Friday October 12th, 2018

"It Is Not A Question of Who Is Right Or Wrong But What Is Right Or Wrong That Counts."
--Geoff Metcalf

World & National

‘Changed Forever’: Florida Panhandle devastated by Michael


The devastation inflicted by Hurricane Michael came into focus Thursday with rows upon rows of homes found smashed to pieces, and rescue crews struggling to enter stricken areas in hopes of accounting for hundreds of people who may have stayed behind.

At least three deaths were blamed on Michael, the most powerful hurricane to hit the continental U.S. in over 50 years, and it wasn’t done yet: Though reduced to a tropical storm, it brought flash flooding to North Carolina and Virginia, soaking areas still recovering from Hurricane Florence.

Under a clear blue sky, families living along the Florida Panhandle emerged from shelters and hotels to a perilous landscape of shattered homes and shopping centers, wailing sirens and hovering helicopters.
UPDATE: Florida Panhandle Pummeled; Mexico Beach Ground Zero...
Images of destruction not to be believed!
The Roar...
Storm chasers stare death in face...
Harrowing tales of survival...
NOW: Bacteria, Virus Health Hazard...
SHARKS UNLEASHED ON SHORE...
Mosquitoes FIVE TIMES normal size...
Inmates volunteer to clear debris...
Florida's main psychiatric hospital cut off...


Senate confirms 15 Trump judges after GOP leaders, Democrats strike deal

                    Senate Judiciary Committee Chairman Chuck Grassley, R-Iowa, speaks to reporters as he leaves the chamber following a procedural vote to advance the confirmation of Supreme Court nominee Brett Kavanaugh, at the Capitol in Washington, Friday, Oct. 5, 2018. (AP Photo/J. Scott Applewhite)

The Senate confirmed 15 of President Trump’s judicial picks Thursday night after GOP leaders reached a deal with Democrats, clearing about a third of the backlog and closing up shop through Election Day to give senators a chance to campaign.

Three of the judges are for the powerful circuit courts of appeals, while the other 12 were for district court positions.

Many cleared on near-party line votes, while others were approved by voice votes. They were the first judicial confirmations since last weekend’s vote on Supreme Court Justice Brett M. Kavanaugh.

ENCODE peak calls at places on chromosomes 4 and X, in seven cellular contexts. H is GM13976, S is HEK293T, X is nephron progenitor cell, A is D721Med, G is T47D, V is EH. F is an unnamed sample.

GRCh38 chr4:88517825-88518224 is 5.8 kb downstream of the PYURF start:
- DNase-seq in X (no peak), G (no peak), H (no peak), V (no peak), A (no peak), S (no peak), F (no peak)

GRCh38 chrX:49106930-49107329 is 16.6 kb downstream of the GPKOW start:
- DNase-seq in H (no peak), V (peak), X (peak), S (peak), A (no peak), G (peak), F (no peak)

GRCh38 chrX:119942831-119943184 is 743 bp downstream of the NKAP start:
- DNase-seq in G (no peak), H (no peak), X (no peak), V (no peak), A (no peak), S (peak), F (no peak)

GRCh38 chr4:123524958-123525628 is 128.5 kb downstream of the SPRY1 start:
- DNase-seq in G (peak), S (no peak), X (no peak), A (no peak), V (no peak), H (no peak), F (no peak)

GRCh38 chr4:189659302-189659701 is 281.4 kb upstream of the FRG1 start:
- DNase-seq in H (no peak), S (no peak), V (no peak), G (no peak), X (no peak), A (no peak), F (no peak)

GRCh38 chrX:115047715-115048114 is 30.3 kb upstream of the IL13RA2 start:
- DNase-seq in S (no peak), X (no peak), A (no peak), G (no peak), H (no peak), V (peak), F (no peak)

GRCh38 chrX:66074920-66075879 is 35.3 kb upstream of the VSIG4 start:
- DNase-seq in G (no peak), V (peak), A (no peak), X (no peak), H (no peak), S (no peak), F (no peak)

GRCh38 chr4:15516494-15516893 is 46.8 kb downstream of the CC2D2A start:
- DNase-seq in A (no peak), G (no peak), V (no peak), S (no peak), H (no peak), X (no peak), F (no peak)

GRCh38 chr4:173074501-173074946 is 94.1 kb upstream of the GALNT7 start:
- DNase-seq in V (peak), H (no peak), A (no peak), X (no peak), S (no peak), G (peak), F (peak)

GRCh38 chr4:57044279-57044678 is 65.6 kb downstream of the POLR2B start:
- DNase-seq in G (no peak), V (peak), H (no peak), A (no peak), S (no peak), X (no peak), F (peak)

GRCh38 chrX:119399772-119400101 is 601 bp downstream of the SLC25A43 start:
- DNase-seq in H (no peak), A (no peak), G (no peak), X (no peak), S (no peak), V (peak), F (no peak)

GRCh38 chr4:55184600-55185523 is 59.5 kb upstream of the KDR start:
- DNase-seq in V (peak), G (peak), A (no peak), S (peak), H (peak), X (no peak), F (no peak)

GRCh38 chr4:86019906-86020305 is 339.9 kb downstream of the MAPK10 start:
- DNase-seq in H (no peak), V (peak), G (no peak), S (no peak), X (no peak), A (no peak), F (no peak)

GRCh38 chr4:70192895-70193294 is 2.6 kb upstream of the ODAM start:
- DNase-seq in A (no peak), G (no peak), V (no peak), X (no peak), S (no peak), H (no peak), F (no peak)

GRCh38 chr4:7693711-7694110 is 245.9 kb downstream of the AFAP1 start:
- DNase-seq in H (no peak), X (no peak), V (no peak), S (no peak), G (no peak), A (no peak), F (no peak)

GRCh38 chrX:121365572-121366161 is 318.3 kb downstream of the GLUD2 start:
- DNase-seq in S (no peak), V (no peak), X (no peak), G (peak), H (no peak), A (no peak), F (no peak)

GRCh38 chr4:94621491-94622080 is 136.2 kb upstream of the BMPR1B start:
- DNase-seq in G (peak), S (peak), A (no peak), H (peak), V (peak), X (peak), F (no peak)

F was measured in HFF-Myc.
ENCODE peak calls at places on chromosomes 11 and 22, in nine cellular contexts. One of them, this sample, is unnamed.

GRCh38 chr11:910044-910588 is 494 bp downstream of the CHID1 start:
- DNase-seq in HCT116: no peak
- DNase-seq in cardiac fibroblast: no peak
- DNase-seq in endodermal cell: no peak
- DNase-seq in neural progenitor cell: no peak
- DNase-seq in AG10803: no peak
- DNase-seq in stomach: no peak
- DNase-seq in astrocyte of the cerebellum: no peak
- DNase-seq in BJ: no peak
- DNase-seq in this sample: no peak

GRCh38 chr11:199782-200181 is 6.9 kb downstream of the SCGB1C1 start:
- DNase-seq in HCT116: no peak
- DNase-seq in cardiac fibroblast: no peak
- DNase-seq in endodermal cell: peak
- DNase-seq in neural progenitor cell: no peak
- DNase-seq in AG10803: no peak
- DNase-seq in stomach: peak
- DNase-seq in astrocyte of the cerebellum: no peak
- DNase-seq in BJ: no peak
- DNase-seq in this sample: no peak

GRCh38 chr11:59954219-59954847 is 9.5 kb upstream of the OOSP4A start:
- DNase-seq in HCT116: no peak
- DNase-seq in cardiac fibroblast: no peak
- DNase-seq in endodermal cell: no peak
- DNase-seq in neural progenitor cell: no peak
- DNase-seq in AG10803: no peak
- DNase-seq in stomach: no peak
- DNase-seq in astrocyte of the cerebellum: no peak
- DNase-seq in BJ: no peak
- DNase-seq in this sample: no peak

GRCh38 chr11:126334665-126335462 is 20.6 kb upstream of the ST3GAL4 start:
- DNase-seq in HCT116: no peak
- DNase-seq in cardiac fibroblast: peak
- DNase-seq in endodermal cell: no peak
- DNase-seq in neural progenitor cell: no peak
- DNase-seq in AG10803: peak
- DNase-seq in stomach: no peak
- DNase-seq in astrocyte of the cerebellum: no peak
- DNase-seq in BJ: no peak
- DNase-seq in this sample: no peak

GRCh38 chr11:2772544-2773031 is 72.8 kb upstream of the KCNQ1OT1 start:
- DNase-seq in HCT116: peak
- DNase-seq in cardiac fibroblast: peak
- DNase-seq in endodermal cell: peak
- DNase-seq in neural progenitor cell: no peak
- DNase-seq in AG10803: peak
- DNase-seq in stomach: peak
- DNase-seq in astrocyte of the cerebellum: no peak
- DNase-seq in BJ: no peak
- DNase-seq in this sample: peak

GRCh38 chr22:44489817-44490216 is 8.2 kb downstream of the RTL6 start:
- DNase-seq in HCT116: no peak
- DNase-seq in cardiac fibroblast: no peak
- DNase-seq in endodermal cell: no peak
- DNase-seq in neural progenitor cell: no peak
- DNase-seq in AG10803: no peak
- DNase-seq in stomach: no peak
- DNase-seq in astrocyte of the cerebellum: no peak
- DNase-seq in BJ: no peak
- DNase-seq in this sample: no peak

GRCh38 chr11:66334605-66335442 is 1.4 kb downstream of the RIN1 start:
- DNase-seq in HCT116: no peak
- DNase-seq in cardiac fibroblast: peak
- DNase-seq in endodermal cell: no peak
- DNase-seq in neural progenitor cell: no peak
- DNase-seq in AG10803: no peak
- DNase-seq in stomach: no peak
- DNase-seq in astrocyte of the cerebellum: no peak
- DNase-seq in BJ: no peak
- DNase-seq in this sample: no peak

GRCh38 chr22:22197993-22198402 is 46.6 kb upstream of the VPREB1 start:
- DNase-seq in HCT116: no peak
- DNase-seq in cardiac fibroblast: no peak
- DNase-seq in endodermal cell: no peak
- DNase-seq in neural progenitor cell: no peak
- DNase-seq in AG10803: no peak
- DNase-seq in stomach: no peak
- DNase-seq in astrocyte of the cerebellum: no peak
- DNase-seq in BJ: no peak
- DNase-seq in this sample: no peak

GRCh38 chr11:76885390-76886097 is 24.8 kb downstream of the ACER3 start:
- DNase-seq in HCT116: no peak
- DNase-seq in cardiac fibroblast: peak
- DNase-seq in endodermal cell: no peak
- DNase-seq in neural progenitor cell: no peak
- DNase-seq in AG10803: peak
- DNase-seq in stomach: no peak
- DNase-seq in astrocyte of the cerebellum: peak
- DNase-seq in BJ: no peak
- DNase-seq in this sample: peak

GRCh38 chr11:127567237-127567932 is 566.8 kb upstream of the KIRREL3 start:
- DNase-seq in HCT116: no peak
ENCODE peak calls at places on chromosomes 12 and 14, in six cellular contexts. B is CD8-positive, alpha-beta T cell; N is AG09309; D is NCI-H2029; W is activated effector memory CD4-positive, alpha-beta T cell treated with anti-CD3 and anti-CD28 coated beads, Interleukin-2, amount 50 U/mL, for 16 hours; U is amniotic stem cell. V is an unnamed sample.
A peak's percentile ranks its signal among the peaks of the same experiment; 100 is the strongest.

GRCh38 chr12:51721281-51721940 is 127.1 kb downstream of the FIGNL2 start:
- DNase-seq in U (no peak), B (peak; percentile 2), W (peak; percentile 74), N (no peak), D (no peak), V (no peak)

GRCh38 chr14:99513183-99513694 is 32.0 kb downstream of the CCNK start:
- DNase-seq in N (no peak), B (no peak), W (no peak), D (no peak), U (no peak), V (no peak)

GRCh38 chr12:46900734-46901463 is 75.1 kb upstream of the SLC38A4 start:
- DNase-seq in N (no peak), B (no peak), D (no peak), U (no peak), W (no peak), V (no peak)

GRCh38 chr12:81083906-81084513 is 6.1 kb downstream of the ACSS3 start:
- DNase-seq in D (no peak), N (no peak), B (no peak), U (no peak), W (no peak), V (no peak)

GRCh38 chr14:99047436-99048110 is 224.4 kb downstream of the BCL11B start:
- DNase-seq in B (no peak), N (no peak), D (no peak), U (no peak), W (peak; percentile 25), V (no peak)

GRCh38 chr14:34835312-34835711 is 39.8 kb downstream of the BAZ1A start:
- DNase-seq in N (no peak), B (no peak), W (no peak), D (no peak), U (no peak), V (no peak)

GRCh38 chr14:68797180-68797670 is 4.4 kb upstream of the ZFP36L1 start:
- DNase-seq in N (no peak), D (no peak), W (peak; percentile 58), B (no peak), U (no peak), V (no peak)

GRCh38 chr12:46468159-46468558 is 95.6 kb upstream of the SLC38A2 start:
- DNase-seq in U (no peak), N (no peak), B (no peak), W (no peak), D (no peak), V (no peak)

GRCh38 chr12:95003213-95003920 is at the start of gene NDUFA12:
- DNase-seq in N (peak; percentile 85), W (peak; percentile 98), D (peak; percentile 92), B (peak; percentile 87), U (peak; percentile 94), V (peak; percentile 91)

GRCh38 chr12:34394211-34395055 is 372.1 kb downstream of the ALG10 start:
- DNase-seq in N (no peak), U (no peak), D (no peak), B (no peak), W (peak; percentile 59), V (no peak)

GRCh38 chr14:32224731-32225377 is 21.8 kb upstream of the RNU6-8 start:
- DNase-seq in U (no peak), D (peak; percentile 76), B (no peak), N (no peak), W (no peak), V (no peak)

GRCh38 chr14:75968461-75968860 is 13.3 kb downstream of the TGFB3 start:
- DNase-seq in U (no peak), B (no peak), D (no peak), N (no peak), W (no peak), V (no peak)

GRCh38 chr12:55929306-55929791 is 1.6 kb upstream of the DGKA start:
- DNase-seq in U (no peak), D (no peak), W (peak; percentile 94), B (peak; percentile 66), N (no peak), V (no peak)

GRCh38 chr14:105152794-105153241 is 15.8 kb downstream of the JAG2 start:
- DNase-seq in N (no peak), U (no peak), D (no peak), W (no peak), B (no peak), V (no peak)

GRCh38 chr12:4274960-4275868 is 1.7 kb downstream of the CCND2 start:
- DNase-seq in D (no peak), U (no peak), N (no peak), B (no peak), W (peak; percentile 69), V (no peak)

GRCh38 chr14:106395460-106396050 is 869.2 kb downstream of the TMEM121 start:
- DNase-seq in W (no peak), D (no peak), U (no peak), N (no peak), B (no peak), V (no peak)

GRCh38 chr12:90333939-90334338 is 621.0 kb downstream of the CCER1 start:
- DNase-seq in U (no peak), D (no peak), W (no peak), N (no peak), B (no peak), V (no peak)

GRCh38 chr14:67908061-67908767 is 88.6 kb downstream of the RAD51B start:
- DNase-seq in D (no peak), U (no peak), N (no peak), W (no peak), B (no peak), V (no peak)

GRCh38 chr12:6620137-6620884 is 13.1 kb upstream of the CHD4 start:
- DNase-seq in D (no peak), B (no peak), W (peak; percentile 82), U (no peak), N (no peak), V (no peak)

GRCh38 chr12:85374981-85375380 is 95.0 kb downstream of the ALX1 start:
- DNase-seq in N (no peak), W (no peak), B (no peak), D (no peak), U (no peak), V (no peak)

Anti-Trump dossier director Glenn Simpson to defy congressional subpoena


Glenn Simpson, co-founder of Fusion GPS, will refuse to appear for a deposition in front of Congress, according to a letter that his lawyers sent Thursday to the House Judiciary Committee.

Mr. Simpson’s legal team told Chairman Bob Goodlatte, Virginia Republican, that their client will employ “constitutional privileges not to testify” because the committee’s inquiry “is not designed to discover the truth” but wants to “discredit and otherwise damage witnesses to Russia’s interference int he 2016 election.”

Mr. Simpson was subpoenaed for a closed deposition scheduled for Oct. 16.



Pope Francis OKs resignation of Washington Cardinal Donald Wuerl amid cover-up scandal


Pope Francis has accepted the resignation of Washington Cardinal Donald Wuerl after he became entangled in two major sexual abuse and cover-up scandals and lost the support of many in his flock.

Wuerl, who turns 78 in November, becomes the most prominent head to roll in the scandal roiling the Catholic Church after his predecessor as Washington archbishop, Theodore McCarrick, was forced to resign as cardinal over allegations he sexually abused at least two minors and adult seminarians.

A Vatican statement Friday said Francis had accepted Wuerl’s resignation, but named no immediate replacement. The decision came after months in which Wuerl initially downplayed the scandal, insisted on his own good record, but then progressively came to the conclusion that he could no longer lead the archdiocese.



'Craziness': Josh Hawley rips Claire McCaskill over census citizenship question opposition


It may not be top on the minds of many voters, but Republican Senate candidate Josh Hawley says Sen. Claire McCaskill’s opposition to having the 2020 census ask people about their citizenship status is exactly the reason voters should oust her.

For Mr. Hawley, it’s a common-sense question and the answer could enhance Missouri’s political muscle in Washington.

He said Ms. McCaskill’s antipathy to the census question shows that she sides with Democratic Party leaders over the interests of her state.



Mike Pompeo blasts Democrats over 'delay and obstruction' of key State Department nominees